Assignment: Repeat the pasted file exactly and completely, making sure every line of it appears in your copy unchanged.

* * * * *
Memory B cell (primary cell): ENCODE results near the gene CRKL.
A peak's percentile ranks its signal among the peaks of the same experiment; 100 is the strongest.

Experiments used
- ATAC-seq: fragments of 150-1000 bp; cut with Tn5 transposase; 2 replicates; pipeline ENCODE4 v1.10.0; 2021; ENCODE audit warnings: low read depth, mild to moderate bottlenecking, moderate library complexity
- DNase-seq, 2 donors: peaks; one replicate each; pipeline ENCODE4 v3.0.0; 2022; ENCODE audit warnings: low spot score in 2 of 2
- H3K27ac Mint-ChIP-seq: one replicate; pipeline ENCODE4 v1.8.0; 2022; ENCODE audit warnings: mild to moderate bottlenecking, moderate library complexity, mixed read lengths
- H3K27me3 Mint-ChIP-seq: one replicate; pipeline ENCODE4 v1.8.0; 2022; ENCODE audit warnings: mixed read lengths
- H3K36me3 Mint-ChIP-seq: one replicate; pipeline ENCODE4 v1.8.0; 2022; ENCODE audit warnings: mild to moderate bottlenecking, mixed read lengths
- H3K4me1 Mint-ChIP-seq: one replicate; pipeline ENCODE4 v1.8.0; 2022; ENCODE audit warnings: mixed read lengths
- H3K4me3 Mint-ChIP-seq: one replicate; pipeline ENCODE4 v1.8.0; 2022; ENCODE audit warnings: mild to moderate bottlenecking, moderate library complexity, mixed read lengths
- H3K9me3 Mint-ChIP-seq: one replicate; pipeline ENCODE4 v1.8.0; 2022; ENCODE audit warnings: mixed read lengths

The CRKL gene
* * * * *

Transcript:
Memory B cell (primary cell): ENCODE results near the gene CRKL.
A peak's percentile ranks its signal among the peaks of the same experiment; 100 is the strongest.

Experiments used
- ATAC-seq: fragments of 150-1000 bp; cut with Tn5 transposase; 2 replicates; pipeline ENCODE4 v1.10.0; 2021; ENCODE audit warnings: low read depth, mild to moderate bottlenecking, moderate library complexity
- DNase-seq, 2 donors: peaks; one replicate each; pipeline ENCODE4 v3.0.0; 2022; ENCODE audit warnings: low spot score in 2 of 2
- H3K27ac Mint-ChIP-seq: one replicate; pipeline ENCODE4 v1.8.0; 2022; ENCODE audit warnings: mild to moderate bottlenecking, moderate library complexity, mixed read lengths
- H3K27me3 Mint-ChIP-seq: one replicate; pipeline ENCODE4 v1.8.0; 2022; ENCODE audit warnings: mixed read lengths
- H3K36me3 Mint-ChIP-seq: one replicate; pipeline ENCODE4 v1.8.0; 2022; ENCODE audit warnings: mild to moderate bottlenecking, mixed read lengths
- H3K4me1 Mint-ChIP-seq: one replicate; pipeline ENCODE4 v1.8.0; 2022; ENCODE audit warnings: mixed read lengths
- H3K4me3 Mint-ChIP-seq: one replicate; pipeline ENCODE4 v1.8.0; 2022; ENCODE audit warnings: mild to moderate bottlenecking, moderate library complexity, mixed read lengths
- H3K9me3 Mint-ChIP-seq: one replicate; pipeline ENCODE4 v1.8.0; 2022; ENCODE audit warnings: mixed read lengths

The CRKL gene